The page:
Same with many others screaming about the wall? Oprah? Feinstein? Schumer? Pelosi? If we Americans have nothing to fear, why do they need all this security here in America? To show my point further, stop any and all security for those who see no benefits for a secure border. Now let them pay all travel to their homes by private vehicle and not at taxpayer expense. Yes that is right, nothing to fear and they are no better and in fact far worse themselves over the average American taxpayer.

OK so I also need to see a valid U.S. issued ID card to vote, open a bank account, get a drivers license, etc. Not too much to ask as I am required to show a valid ID all the time and it is no big deal! Nothing to hide and legally doing business here then adjust and conform or leave. Oh wait, most other countries are far more strict than the U.S. so they come here.

Now build the fence, require proper documentation for business and benefits for U.S. citizens and learn to get along.

—Ron Albrecht, Kalispell

Government shutdown

Whereas: We the people elect public officials to initiate laws, debate, compromise, legislate and govern as representatives of the people.

Whereas: We the people pay these elected officials to perform these functions.

Whereas: A government shutdown is a failure on the part of these elected officials to perform these functions.

Therefore, be it resolved: As long as the government is shut down these public officials are not performing the duties entrusted to them by the people and they and their staff should not be compensated for their lack of performance.

As a side note, I suspect the staff members would quickly see to it that the government functions effectively under this scenario. Certainly, we the people seem to have little affect on the situation.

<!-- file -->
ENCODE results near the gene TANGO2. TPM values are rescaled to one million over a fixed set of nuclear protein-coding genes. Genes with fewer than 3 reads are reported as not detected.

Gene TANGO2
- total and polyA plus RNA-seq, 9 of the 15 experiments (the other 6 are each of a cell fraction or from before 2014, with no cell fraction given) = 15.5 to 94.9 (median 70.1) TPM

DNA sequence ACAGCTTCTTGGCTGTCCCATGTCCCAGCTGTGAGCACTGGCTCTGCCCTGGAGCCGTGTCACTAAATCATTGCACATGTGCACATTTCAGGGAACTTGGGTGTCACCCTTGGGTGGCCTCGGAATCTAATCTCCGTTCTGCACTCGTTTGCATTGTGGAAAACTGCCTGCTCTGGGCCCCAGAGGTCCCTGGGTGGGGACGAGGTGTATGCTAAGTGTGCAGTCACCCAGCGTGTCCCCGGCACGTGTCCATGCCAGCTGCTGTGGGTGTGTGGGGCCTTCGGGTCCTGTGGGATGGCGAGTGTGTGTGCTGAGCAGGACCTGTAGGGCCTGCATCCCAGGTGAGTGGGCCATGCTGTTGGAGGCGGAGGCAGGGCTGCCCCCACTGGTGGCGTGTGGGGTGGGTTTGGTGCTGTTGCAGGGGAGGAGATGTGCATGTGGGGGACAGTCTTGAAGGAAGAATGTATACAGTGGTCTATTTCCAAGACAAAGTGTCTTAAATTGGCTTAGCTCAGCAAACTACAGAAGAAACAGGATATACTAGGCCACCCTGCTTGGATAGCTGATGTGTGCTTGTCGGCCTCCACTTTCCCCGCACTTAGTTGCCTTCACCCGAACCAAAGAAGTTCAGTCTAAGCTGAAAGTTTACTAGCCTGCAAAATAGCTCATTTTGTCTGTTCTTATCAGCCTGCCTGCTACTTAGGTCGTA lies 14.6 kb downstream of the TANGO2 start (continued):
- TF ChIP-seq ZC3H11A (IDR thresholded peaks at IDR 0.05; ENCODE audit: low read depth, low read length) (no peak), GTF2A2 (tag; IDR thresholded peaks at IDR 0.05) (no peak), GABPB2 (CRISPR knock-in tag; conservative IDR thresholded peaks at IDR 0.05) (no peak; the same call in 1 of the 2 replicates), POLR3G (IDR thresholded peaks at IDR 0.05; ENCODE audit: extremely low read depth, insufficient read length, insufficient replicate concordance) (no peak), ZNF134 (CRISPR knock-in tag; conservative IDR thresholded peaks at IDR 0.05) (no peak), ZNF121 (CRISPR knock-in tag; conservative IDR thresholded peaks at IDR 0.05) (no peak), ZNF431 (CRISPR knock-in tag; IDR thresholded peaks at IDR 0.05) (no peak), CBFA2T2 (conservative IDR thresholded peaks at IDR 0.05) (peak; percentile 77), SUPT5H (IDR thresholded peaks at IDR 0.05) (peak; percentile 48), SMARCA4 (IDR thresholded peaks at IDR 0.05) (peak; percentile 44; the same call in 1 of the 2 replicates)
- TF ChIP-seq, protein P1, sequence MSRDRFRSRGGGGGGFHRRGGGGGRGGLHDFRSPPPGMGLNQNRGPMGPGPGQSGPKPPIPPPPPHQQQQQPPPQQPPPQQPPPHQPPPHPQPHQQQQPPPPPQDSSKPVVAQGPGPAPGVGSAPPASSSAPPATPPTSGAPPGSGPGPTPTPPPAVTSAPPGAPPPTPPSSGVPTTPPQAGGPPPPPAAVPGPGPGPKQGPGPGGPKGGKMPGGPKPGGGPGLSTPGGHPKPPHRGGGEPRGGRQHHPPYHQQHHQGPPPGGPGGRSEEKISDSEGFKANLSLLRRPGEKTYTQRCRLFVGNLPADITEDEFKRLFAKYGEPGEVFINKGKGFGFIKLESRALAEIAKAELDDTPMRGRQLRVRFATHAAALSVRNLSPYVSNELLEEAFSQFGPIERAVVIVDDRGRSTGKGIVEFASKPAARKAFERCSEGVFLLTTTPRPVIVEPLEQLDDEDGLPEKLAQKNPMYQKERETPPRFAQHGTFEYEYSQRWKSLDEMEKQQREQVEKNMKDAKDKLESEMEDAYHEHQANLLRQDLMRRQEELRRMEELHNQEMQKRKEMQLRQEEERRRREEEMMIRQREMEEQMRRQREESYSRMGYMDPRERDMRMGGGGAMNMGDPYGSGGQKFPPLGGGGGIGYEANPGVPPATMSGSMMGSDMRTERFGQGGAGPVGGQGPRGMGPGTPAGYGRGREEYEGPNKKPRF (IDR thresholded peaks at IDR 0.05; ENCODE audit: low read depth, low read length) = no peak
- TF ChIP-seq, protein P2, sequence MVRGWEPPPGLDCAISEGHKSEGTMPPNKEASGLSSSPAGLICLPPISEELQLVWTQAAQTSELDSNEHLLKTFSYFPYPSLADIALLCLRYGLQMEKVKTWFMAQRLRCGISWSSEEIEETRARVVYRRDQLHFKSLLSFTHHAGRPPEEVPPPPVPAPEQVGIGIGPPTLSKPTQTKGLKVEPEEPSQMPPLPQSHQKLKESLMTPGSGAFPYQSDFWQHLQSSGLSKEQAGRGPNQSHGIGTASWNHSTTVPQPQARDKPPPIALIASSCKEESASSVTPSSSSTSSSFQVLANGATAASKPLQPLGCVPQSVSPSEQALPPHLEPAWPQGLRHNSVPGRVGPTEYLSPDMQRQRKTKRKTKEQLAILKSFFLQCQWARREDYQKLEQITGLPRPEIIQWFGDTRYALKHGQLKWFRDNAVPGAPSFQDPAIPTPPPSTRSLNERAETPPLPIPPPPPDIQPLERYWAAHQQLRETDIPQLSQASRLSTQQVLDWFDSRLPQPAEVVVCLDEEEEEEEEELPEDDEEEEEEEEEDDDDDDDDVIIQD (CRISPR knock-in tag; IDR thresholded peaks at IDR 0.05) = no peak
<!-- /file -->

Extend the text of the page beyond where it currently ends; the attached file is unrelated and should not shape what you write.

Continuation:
—William Boehme, Kalispell

History of worthless walls

Frightened humans have a long history of building worthless walls. Emperor Qin Shi Huang (220 – 206 B.C.) gave it an early try in China and in time various emperors on that land would build 13,000 miles of walls and barriers to secure their borders. Today its remnants are an interesting tourist attraction. If you happen to be touring nearby visiting what remains will cost $25 if you come by the bus-load. Private tours will cost around $60.

More recently, in 1945, frightened Russian communist dictators threw up an “Iron Curtain” across Eastern Europe to block the scary influence of Western democracy. The “curtain” included a concrete, stone and wire wall, isolating West Berlin from the rest of that city and from the free world that had just liberated them from a ruthless dictator.

In June of 1963, John F. Kennedy stood in that divided place and told 450,000 cheering citizens that “all free men are citizens of Berlin!” Twenty four years later, Ronald Reagan stood in that same walled and gated city, and before a cheering crowd, told the secretary of the Soviet Union’s communist party, “Mr. Gorbachev, tear down this wall!” Three years later the people of Berlin attacked, not each other, but the wall — and it is now rubble.

When will we ever learn?

—Jim Posewitz, Helena